Nearly a fourth of all poor people in Lao PDR live in villages with medium carbon values (40–60 tC/ha; see Figure 5). As discussed above, these villages are potential target areas for enhancement of carbon stocks if they are in the degraded swidden areas of the Lao uplands. They are of utmost importance for a national-level REDD+ strategy as a large share of people classified as poor live in this environment, and, at the same time, 27% of the overall carbon stock of the country is found there.
Our analyses are based on simplifications that do not capture the full complexity of carbon/poverty landscapes in Lao PDR. Such simplifications include the chosen poverty measure and the level of assessment. Poor households were defined as those living below the Lao PDR poverty line, and poverty rates at the village level were based on that measure. However, even in villages with low poverty rates, villagers are by no means wealthy, and there is still great potential for poverty alleviation. Furthermore, there might be significant disparities of wealth at the subvillage level. Consequently, in a village with a low poverty rate, there may well be people who could profit from or rely on REDD+ incentives to improve their livelihood situation.
This study has shown how national-level spatial data on carbon stocks can be combined with population and poverty data. Knowledge of the combination of environmental status and poverty is a key asset for decision-making for REDD+. The study results help answer key questions about managing REDD+ in Lao PDR. REDD+ policies represent promising avenues in Lao PDR for climate change mitigation with a contribution to poverty alleviation. This is particularly the case in the mountainous, remote areas where shifting cultivation is practiced. But, even in these areas, poverty rates and carbon stock densities occur in different combinations. Consequently, there is no single best approach to REDD+; rather, different approaches are needed depending on the spatial combination of carbon stock densities and poverty.
Concretely, in northern Lao PDR, Oudomxay Province should be a priority for implementation of REDD+ for carbon stock conservation and poverty alleviation. In Luang Prabang Province, REDD+ could provide compensation for the loss of revenue from agriculture caused by prolonging the crop-fallow cycles, a step that is needed to accumulate more carbon in the landscape. However, pro-poor REDD+ actions should not be limited to the upland areas in the northern part of the country; areas in the Annamite range along the border of Vietnam should receive equal attention. Against the general REDD+ euphoria in Lao PDR, an important fact was revealed: most people living below the poverty line in Lao PDR do not live in a carbon-rich environment. For them, REDD+ is not the instrument to lift them out of poverty.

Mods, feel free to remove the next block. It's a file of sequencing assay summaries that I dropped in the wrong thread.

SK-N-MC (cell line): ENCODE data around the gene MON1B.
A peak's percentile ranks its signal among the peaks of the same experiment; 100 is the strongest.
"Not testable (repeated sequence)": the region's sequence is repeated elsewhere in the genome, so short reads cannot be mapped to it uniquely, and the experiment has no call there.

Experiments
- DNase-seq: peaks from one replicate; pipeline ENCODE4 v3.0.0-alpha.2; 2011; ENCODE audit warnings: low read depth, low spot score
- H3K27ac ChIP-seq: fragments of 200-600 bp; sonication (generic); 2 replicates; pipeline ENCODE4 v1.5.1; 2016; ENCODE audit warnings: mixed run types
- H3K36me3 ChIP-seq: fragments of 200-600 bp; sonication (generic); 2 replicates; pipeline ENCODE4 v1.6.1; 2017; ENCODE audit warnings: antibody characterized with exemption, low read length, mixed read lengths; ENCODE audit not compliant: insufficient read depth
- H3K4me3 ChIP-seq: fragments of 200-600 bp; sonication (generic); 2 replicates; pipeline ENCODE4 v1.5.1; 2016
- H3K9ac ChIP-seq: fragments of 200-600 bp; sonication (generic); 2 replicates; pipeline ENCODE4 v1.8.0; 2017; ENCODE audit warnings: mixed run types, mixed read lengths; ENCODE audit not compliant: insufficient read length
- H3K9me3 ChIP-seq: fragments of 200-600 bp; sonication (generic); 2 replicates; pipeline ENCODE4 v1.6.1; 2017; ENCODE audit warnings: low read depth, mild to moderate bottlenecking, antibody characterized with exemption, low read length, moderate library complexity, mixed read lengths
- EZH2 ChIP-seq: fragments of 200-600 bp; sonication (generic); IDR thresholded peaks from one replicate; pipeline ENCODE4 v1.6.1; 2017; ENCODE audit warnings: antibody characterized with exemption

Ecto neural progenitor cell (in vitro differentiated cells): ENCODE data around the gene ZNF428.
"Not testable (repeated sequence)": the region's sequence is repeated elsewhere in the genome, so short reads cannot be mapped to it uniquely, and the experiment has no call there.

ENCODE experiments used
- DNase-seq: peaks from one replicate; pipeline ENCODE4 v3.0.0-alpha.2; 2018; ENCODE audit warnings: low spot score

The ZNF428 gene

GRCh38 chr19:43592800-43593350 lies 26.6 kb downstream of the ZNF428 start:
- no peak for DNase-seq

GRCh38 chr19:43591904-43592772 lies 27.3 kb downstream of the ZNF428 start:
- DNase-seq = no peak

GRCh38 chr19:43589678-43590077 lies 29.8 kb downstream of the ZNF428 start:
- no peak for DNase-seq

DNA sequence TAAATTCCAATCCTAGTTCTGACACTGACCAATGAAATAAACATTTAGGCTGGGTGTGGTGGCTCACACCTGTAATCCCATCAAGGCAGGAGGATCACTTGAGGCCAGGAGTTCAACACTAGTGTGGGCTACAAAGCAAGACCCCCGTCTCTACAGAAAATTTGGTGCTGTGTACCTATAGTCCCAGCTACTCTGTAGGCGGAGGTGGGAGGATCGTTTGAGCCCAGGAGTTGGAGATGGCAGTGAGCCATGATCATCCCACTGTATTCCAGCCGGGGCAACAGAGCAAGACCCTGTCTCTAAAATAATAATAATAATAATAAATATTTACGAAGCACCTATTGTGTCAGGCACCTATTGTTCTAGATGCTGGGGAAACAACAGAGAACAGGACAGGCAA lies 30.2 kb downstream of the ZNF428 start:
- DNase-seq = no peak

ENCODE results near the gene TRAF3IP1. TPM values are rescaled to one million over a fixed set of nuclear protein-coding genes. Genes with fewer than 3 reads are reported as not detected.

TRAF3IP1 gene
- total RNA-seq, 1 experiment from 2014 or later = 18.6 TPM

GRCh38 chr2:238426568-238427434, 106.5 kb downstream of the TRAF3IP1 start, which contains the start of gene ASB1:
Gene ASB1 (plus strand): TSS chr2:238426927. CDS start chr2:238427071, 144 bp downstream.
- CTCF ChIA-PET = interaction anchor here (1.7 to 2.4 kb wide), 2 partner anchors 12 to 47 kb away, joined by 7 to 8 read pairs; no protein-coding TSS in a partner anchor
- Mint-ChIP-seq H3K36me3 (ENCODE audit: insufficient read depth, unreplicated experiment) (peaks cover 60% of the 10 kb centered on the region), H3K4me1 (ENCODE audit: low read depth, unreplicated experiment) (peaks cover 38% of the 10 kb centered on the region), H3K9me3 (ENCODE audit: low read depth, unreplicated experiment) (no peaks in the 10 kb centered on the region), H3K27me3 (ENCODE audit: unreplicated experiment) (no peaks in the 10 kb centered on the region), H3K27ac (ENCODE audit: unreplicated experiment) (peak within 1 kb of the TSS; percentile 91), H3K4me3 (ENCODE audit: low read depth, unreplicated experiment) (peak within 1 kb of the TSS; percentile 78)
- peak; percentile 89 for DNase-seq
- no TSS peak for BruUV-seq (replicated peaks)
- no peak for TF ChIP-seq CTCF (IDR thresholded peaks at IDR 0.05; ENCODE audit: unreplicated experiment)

From a methodological point of view, this study showed that, despite the complexity of REDD+ and a general lack of data, research can assist policy-making at the national level. The challenge here was to find a solution for combining spatial data from different sources in a meaningful way. This was achieved by the introduction of village carbon values so that village geometries could serve as a common base geometry for both the socioeconomic and environmental data sets.
Researchers are often tempted to narrow their focus to provide detailed answers on a tiny aspect of REDD+ in a small case study area. Despite the merit of these initiatives, the mismatch between the scale of knowledge production and currently relevant decision-making processes is reinforced (Cash et al 2006). Normally, generalized insights are derived from such case studies and applied to the national level. Local case studies, however, have limited validity for large territories. This study introduced promising avenues for obtaining a better understanding of the bigger REDD+ picture in Laos by exploring the possibility of developing and applying detailed but comprehensive and consistent data at the national level.
We acknowledge support from the Swiss National Centre of Competence in Research North–South, cofunded by the Swiss National Science Foundation, the Swiss Agency for Development and Cooperation, and the participating institutions. This research is part of a project titled Impacts of Reducing Emissions from Deforestation and Forest Degradation and Enhancing Carbon Stocks, which is funded by the European Community's Seventh Framework Research Programme. More information can be found on the project's website: http://www.i-redd.eu. We thank the 2 anonymous reviewers for their very useful comments.